• What information could help your teenager to understand what they’ve observed about your behaviour?

Communicating with your teenager

Having conversations with your teenager about your mental health is important. These conversations can help you understand their experiences, and in turn help your teenager understand your experiences with mental illness and the family situation. Talking it through may help them make sense of what is happening. If your teen is confused about the situation they may worry, feel alone and misunderstand what is going on. They may feel personally responsible, and worry about you and your health and safety.

Helping your teenager understand mental illness and what it means for your family:

  • will show them it’s okay to talk about mental illness
  • allows them to ask questions and get the correct information
  • can encourage them to come to you (or others) when they’re worried or overwhelmed; and
  • builds a shared understanding of mental health and illness that can strengthen your relationship.

Here are some suggestions for starting a conversation about your mental illness with your teenager:

You may have been worried about/noticed…(thinking about your symptoms or behaviours). I want you to know I have a mental illness. And I want you to know that it’s not your fault. You haven’t caused this.

You might have noticed that I don’t have much energy at the moment and I’m always tired. Being tired is a symptom of my mental illness. I want you to know that I don’t like feeling like this, and I’m working towards feeling better. I know it must be hard for you to understand though, when you see me tired and sleeping a lot.

You could invite your teen to talk about what they’ve noticed or are worried about:

What have you noticed that worries you?

You can then follow with:

I’m here to talk if you have any questions or are worried about anything. If you feel you can’t come to me, you can always talk to …

Help from trusted adults

It can be helpful for young people to have someone else who they can approach to answer their questions or talk to, particularly at times when you’re unwell. If there are other trusted adults in your and your child’s life – such as grandparents, other family members or good friends – it could be helpful to seek their support in talking about your mental illness to your teenager. Tell these trusted adults about the information you have given your teen and what information you would like them to share – and if there is any information that you don’t want them to share. Sharing our guide Supporting children of parents living with mental illness with your trusted adult(s) will help them understand how they can support you and your child during tough times. As the saying goes, ‘it takes a village to raise a child’.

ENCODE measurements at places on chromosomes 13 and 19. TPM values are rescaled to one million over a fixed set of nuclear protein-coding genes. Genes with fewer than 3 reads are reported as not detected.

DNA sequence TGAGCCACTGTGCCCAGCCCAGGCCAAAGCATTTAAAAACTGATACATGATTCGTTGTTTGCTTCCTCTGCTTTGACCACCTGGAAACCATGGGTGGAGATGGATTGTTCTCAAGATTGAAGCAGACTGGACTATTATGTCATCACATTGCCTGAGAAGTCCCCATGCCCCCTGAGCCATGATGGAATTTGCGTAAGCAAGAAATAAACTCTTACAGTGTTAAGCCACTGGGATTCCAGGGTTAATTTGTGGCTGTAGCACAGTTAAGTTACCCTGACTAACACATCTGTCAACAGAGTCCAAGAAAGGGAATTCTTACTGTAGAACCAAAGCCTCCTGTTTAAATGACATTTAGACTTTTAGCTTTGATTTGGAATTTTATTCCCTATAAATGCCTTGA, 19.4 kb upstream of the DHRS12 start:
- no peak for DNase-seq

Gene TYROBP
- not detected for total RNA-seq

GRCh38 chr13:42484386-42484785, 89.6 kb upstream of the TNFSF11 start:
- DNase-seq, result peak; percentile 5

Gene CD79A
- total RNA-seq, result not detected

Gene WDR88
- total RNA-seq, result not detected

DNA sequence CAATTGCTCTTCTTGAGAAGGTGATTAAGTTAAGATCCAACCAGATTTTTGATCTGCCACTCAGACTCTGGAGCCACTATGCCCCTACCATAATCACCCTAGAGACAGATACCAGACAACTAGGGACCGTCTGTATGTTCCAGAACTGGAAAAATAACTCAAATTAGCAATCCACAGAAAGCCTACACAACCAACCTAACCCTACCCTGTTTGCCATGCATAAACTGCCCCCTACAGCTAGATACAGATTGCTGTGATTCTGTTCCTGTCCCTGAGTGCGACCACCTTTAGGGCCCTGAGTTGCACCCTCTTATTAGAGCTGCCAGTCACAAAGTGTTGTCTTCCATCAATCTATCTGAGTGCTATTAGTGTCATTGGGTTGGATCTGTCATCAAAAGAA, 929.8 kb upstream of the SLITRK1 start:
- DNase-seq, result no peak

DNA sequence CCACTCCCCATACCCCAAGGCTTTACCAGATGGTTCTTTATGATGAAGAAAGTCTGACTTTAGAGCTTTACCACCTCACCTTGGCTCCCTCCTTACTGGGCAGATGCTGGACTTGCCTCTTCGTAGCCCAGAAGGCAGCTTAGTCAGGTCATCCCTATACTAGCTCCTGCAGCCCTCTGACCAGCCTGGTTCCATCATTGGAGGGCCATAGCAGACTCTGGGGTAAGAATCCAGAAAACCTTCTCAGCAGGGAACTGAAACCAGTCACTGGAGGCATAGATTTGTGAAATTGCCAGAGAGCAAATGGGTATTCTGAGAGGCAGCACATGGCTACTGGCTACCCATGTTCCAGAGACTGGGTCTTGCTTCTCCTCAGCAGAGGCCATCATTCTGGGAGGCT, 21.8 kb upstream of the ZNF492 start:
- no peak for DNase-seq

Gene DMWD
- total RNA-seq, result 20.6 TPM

Things to remember

  • Make sure the conversation happens when you’re both feeling ready and calm.
  • Teenagers often find it more comfortable to ‘talk while doing’. For example, you might find it easier to start a conversation while you’re in the car, going for a walk or kicking a ball around.
  • One discussion is never enough. A shared understanding takes time to develop, and your teen’s questions and need for information will change over time.

Things you can do

  • Give your teenager information about your symptoms, recovery and the range of help and strategies you find useful.
  • Encourage them to ask questions or raise concerns whenever they want but understand that they may need some time to process the information first – questions may come later.
  • Set up a process so that if you’re too unwell or don’t have the energy to answer their questions, they know that you’ll make time for them later. Young people love to text, so this can be a good option too.
  • Set up a support network for your teenager so that if you can’t answer their questions, they can seek answers from someone you both trust, such as a family member or friend.


Although conversations may be short, their meaning is important. Often the first discussion is the most daunting. Small talks can build on your teen’s and your family’s shared understanding over time, and build resilience to help them navigate challenges in the future.